The front’s 150 members turned in 144 weapons Tuesday in the department of Chocó. They did so in the presence of their “political chief,” Francisco Javier Zuluaga Lindo, known as “Gordo Lindo” (which translates as “fat pretty man”).

Zuluaga himself will formally demobilize on Saturday. When he does, it will be a major victory for all Colombian narcotraffickers who joined the AUC in the hope of avoiding extradition to the United States.

The 35-year-old Zuluaga does not have a long history in the AUC, though he has been in the drug-trafficking business since the days of the Medellín cartel fifteen or so years ago. He was part of the organization of Medellín cartel figures Fabio and Jorge Ochoa. Later, after the Medellín and Cali cartels disappeared, he worked with Alejandro “Juvenal” Bernal Madrigal, one of the largest drug-traffickers of the late 1990s. Zuluaga narrowly escaped capture in 1999, when “Juvenal” was arrested in “Operation Millennium,” a major DEA-Colombian Police sting operation. Since then, he has been a fugitive, maintaining ties to the country’s largest drug organization, the Northern Valle cartel. In 1999, a court in Fort Lauderdale indicted him for narcotrafficking.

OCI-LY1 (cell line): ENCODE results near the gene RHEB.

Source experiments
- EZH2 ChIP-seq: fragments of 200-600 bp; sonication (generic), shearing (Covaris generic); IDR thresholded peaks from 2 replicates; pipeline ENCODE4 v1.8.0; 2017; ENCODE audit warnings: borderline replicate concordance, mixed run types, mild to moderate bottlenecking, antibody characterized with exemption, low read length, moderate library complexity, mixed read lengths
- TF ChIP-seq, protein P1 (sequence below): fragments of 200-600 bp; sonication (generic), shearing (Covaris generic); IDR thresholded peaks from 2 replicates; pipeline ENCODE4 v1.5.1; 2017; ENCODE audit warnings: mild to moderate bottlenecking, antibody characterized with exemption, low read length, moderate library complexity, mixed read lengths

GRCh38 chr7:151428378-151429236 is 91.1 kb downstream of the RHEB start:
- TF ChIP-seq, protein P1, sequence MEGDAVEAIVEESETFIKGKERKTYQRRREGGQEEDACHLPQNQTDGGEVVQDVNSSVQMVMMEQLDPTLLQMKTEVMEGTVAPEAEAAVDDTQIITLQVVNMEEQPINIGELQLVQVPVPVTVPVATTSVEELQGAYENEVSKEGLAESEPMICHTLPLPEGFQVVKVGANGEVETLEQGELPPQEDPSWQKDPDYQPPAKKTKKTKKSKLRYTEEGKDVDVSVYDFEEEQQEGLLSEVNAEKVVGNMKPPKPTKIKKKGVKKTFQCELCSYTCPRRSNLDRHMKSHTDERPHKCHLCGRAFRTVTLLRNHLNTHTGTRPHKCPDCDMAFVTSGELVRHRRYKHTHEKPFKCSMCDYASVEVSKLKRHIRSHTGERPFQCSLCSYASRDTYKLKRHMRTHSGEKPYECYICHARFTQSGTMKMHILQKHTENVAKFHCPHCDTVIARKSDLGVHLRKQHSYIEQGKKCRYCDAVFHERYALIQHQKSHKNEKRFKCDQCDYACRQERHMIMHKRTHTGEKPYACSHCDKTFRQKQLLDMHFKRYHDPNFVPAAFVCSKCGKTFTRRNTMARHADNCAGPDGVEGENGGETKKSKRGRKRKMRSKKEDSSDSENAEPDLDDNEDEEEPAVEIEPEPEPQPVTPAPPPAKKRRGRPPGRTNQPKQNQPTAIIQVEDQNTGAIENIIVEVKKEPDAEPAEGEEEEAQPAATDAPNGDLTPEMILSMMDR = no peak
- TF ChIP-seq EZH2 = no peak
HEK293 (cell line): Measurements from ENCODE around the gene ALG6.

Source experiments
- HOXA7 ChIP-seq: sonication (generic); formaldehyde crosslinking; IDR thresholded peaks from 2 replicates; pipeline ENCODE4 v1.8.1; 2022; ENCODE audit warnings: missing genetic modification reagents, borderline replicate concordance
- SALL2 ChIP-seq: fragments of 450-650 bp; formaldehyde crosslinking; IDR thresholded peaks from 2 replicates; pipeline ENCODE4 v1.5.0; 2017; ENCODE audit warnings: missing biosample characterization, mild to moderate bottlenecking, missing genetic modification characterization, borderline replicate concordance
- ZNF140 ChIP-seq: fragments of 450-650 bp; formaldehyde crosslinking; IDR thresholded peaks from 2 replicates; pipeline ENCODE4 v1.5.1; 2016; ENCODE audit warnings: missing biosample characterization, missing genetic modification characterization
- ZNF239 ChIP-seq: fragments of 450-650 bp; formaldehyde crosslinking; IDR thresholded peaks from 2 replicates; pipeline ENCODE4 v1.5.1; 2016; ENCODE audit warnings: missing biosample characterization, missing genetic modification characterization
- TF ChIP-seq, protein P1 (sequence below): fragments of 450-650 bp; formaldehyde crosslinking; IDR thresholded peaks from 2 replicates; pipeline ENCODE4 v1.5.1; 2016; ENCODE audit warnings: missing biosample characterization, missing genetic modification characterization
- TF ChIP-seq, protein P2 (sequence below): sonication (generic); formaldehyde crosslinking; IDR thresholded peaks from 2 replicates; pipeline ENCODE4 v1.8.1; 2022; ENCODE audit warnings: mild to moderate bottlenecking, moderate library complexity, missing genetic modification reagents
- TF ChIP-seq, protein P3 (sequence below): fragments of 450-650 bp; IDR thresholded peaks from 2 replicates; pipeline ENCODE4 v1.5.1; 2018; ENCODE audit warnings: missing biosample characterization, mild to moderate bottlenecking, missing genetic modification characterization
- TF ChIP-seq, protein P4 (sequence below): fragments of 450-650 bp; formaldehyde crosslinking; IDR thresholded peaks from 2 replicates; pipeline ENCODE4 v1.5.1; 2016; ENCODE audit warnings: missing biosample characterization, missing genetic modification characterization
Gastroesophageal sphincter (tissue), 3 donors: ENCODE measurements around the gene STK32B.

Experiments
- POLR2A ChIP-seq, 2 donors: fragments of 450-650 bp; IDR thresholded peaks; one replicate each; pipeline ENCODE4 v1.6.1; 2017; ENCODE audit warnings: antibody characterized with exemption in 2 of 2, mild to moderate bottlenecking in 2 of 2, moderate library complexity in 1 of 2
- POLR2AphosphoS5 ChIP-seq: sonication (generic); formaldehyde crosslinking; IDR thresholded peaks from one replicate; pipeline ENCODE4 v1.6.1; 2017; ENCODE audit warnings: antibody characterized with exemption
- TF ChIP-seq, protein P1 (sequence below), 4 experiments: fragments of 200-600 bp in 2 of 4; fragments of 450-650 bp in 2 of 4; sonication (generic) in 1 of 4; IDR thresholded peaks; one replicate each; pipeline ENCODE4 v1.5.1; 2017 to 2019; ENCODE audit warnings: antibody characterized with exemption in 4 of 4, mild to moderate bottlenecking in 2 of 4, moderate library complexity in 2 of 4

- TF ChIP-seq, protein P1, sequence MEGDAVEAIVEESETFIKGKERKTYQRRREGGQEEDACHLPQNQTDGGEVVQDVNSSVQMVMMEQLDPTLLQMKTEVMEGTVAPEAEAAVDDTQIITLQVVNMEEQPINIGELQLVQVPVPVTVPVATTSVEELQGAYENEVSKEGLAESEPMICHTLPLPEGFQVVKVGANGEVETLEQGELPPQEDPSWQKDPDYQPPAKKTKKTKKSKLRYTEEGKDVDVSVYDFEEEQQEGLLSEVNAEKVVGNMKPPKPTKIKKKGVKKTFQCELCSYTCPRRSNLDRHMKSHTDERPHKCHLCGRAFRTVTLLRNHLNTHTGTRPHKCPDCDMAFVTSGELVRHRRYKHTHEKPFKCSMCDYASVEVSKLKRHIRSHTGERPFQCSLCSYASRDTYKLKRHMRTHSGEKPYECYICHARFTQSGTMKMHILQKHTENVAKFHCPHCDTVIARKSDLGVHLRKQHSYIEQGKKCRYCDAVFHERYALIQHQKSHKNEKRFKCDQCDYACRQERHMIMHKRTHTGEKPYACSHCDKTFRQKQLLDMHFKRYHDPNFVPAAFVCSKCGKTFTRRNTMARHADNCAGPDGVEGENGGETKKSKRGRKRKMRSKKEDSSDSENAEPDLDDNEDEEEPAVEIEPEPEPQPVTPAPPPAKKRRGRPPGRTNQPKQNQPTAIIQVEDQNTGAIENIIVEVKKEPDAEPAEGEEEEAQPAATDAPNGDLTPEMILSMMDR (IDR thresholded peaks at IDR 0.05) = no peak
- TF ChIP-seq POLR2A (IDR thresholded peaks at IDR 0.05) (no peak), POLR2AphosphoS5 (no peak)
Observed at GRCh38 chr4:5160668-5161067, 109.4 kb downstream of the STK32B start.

None of this stopped him from winning a position in the AUC. About three years ago, just as the Uribe government was beginning its negotiations with the paramilitaries, AUC leader Diego Fernando Murillo (“Don Berna,” another recently arrived paramilitary with a long history in the drug underworld) made him the political chief of the Pacific Bloc, which operates in the departments of Chocó and Valle del Cauca (from just south of Panama to just south of Cali).

Colombian Senator Jimmy Chamorro denounced this week that “Gordo Lindo” paid $5 million for his paramilitary status. He “opened his checkbook and bought a franchise to convert himself from a narcotrafficker into a paramilitary chief. This cannot be allowed.”

Zuluaga’s tenuous status in the AUC was evidenced by this bizarre exchange with Pacific Bloc commander “Johnatan Guevara” on Tuesday on Colombia’s “La W” radio network, reported by El Tiempo.